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This paper briefly describes a system for realtime video mosaic construction using intensitybased registration. One novel aspects of this algorithm is a dynamic selection of warping models, including similarly transforms, affine models, projective models, and quadratic models based on the complexity of the incoming imagery. A second result is a new method for subsampling the images based on the sensitivity of image pixels in template matching. By exploiting the latter, it is possible to greatly accelerate the calculation. Some real image sequence mosaicing results for different parametric models are shown in this paper. These are all processed in realtime. 1
COMPUTER VISION IN THE SPACE OF LIGHT RAYS: PLENOPTIC VIDEOGEOMETRY AND POLYDIOPTRIC CAMERA DESIGN
, 2004
"... Most of the cameras used in computer vision, computer graphics, and image processing applications are designed to capture images that are similar to the images we see with our eyes. This enables an easy interpretation of the visual information by a human observer. Nowadays though, more and more pro ..."
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Cited by 2 (0 self)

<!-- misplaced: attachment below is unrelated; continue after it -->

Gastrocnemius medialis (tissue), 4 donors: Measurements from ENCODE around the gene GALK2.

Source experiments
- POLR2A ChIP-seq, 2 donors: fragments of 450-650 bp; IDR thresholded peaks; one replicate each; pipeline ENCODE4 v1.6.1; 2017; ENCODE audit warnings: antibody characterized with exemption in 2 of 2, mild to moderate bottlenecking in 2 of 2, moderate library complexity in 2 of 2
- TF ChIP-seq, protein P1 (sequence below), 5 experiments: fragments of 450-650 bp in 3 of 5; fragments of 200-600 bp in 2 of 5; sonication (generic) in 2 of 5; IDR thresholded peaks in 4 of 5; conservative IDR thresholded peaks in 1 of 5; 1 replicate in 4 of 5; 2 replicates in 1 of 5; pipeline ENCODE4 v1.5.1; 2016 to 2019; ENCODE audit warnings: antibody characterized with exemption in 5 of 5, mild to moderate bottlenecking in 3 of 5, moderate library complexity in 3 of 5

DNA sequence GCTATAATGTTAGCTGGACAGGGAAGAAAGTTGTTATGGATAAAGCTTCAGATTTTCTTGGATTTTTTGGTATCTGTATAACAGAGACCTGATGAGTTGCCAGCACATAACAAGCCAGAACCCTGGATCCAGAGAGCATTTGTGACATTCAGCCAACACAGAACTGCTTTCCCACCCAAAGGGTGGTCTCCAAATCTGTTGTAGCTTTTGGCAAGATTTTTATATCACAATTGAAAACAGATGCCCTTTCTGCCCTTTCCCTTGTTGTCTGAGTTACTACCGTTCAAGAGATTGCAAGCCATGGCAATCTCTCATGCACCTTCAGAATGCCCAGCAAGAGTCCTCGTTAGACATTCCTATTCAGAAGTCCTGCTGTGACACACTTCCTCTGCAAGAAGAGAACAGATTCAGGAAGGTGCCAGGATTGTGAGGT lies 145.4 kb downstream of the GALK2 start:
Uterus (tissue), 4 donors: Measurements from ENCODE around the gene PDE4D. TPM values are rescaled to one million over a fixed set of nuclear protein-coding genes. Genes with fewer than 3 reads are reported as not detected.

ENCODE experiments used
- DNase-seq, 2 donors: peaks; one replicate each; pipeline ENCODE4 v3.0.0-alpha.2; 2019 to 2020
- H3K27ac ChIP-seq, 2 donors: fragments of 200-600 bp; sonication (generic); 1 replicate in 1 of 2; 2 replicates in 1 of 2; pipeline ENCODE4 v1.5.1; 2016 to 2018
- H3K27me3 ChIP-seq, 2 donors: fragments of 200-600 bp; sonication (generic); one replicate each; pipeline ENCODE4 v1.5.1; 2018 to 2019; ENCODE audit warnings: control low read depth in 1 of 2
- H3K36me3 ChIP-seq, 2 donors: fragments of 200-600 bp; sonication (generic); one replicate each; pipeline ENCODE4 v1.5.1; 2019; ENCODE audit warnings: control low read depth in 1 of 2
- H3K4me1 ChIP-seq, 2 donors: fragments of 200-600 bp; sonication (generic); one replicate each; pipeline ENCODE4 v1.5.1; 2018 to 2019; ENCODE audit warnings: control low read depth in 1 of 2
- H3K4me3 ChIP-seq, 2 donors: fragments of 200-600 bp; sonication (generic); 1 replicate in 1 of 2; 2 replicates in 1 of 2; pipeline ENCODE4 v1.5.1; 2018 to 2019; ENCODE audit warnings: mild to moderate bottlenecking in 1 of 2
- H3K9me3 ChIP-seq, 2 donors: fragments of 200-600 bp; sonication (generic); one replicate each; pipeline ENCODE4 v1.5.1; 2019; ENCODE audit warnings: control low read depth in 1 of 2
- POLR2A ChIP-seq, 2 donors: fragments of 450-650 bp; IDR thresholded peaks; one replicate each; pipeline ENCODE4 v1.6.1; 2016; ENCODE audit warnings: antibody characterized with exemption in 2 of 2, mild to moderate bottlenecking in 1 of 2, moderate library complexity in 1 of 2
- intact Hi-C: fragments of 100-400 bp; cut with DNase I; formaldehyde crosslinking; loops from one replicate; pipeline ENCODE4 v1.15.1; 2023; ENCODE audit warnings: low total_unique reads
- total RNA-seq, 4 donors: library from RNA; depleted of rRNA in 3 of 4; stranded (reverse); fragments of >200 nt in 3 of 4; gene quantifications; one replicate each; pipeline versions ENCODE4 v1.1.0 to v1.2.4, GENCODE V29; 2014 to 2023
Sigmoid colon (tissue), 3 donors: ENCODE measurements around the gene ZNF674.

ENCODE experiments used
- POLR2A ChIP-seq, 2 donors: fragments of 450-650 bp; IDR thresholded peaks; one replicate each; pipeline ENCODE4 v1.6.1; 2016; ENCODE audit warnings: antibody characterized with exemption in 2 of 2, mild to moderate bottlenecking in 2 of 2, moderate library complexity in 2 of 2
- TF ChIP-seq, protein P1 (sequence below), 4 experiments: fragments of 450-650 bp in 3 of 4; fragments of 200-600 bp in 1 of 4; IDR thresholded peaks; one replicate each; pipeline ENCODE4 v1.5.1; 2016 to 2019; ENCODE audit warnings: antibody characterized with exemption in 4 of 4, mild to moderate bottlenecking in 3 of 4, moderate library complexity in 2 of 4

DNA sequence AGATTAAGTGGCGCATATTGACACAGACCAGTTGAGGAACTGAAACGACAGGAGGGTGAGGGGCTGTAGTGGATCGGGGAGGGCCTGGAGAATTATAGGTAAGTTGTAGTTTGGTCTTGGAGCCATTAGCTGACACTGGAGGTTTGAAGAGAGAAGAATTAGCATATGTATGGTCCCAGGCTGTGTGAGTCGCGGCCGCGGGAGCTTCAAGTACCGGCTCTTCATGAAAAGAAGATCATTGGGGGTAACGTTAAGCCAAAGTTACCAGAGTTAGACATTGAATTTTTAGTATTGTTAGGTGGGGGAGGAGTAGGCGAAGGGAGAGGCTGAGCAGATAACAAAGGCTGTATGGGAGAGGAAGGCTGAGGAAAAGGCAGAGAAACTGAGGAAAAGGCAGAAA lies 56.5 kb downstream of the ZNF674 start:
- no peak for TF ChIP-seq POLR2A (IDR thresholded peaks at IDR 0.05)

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Most of the cameras used in computer vision, computer graphics, and image processing applications are designed to capture images that are similar to the images we see with our eyes. This enables an easy interpretation of the visual information by a human observer. Nowadays though, more and more processing of visual information is done by computers. Thus, it is worth questioning if these human inspired “eyes ” are the optimal choice for processing visual information using a machine. In this thesis I will describe how one can study problems in computer vision without reference to a specific camera model by studying the geometry and statistics of the space of light rays that surrounds us. The study of the geometry will allow us to determine all the possible constraints that exist in the visual input and could be utilized if we had a perfect sensor. Since no perfect sensor exists we use signal processing techniques to examine how well the constraints between different sets of light rays can be exploited given a specific camera model. A camera is modeled as a spatiotemporal filter in the space of light rays which lets us express the image formation process in a function approximation framework. This framework then allows us to relate the geometry of the